Tom Huntley

$1200 just to step on a green - and bowls calls itself cheap

IS BOWLS pricing itself out of players? We keep being told by those who control our game that it's cheap to play. But is it?

To join a club it costs about $100, cheap compared with some other sports. But $60 of the club fee goes to state headquarters in Sydney so clubs have to increase their membership fees to get at least a workable share.

This year's outcry when Bowls NSW slugged every affiliated bowler an extra $14 in state fees indicates many bowlers are hurting financially.

Before joining a club a bowler has to be outfitted: Bowls $550, bowls bag $100, bowls measure $50, club shirt $70, trousers $100, belt $20, jacket $70, raincoat $50, bowls shoes $100, hat/cap $50, incidentals such as bowls wax $7, sunscreen $10.

That's more than $1200 - and the player hasn't stepped on to the green.

To play socially it costs $10 green fees. Another $15 if the bowler has two drinks in the traditional after-game snort with the opponent and one beforehand. The club raffle takes $5. Many bowlers play three days a week - that's $30 green fees, $45 for refreshments, $15 for the club raffle.

It amounts to about $90 a week, not much change from $5000 a year. That's on top of the $1200 or so it costs to be outfitted.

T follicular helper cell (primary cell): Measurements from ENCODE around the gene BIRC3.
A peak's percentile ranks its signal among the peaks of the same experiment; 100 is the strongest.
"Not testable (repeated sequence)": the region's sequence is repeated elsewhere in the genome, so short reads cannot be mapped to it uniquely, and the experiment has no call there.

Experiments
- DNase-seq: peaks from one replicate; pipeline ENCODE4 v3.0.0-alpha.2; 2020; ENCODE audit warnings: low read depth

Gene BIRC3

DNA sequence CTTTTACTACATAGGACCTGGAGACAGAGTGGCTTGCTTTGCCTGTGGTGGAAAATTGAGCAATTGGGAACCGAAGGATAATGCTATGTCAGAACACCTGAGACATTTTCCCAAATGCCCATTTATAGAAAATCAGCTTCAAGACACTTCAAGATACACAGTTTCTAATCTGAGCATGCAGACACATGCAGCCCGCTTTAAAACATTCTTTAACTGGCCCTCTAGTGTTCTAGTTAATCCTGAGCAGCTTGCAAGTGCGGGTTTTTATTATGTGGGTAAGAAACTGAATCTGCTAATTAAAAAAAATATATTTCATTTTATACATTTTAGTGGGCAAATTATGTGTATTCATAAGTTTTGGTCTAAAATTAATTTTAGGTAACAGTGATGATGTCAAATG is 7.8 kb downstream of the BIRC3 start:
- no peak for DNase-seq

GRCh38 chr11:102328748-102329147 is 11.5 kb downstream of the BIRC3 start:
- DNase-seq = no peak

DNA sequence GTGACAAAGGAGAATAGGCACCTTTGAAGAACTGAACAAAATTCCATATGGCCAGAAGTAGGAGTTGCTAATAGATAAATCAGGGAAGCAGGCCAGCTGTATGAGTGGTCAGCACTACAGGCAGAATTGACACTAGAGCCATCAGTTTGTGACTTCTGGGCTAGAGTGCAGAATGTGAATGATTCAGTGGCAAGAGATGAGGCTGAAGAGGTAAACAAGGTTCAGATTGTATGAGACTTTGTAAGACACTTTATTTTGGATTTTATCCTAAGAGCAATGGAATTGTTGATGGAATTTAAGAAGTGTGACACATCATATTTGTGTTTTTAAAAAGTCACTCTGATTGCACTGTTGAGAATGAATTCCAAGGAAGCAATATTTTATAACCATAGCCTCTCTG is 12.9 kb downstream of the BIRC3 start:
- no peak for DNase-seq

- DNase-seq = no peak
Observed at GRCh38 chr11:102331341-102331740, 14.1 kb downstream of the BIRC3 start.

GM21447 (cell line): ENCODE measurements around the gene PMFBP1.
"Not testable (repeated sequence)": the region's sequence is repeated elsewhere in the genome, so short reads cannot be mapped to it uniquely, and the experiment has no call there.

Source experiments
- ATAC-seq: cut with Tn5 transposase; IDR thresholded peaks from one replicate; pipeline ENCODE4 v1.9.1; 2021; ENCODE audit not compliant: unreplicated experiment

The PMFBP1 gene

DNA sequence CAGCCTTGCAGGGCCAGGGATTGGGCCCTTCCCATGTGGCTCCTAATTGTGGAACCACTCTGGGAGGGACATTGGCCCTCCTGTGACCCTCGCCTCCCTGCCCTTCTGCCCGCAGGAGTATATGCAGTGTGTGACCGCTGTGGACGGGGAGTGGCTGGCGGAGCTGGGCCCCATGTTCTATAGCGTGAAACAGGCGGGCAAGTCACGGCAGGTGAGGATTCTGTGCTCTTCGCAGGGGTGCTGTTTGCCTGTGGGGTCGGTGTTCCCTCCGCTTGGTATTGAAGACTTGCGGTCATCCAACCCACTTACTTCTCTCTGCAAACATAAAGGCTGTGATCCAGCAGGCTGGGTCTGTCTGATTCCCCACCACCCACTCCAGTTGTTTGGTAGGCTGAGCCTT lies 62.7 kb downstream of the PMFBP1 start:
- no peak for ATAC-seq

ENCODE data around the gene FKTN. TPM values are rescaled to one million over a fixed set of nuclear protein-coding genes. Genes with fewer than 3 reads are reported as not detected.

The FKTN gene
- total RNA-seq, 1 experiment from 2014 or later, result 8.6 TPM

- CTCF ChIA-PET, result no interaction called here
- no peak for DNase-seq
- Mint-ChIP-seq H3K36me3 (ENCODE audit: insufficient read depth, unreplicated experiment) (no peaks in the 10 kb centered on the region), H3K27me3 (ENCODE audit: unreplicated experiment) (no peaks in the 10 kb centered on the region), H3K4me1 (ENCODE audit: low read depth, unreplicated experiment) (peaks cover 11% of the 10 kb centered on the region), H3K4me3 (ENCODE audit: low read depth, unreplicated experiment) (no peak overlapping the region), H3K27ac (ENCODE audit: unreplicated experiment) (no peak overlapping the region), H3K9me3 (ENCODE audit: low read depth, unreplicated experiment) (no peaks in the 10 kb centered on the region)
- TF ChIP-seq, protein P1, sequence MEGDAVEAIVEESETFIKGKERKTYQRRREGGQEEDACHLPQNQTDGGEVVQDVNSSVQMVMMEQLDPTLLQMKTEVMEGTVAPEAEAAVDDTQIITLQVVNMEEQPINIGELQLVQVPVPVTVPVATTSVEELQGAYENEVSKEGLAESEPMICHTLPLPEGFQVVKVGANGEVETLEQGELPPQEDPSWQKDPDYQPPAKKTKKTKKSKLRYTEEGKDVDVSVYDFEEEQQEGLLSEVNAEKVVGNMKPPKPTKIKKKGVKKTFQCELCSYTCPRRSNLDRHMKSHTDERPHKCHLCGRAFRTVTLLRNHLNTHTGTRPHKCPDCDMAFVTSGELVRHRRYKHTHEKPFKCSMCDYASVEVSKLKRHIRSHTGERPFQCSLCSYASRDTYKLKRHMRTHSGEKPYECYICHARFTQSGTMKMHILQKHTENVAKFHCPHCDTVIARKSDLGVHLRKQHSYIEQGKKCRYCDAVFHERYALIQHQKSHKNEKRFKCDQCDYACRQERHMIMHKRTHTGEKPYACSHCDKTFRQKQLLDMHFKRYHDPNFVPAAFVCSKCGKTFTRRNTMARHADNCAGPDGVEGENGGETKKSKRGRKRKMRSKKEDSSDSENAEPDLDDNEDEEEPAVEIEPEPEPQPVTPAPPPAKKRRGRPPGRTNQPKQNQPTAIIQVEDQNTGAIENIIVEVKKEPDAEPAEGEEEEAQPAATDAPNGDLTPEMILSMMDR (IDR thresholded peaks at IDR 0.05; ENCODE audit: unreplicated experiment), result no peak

Most of the gear lasts longer than one year but fashion-crazy clubs regard their outfit as out of date if it's a year old and replace it, handing the cost to the bowler.

Additionally, the keen competitor keeps up with ever-changing biases by buying bowls about as often as changing shirts.

Those in charge of our sport should stop bemoaning the decline in playing numbers and work to keep the game affordable.

Perhaps a free day - no green fees - would bring back those who have cut back their play because of the increases.

When the club puts up its green fees from $7.50 to $10 and a bowler prunes playing days from three to one, the club loses.

Instead of getting $22.50 it gets $10 and misses out on two days' clubhouse trading.

If that's sound business, I'll eat my bowls cloth.



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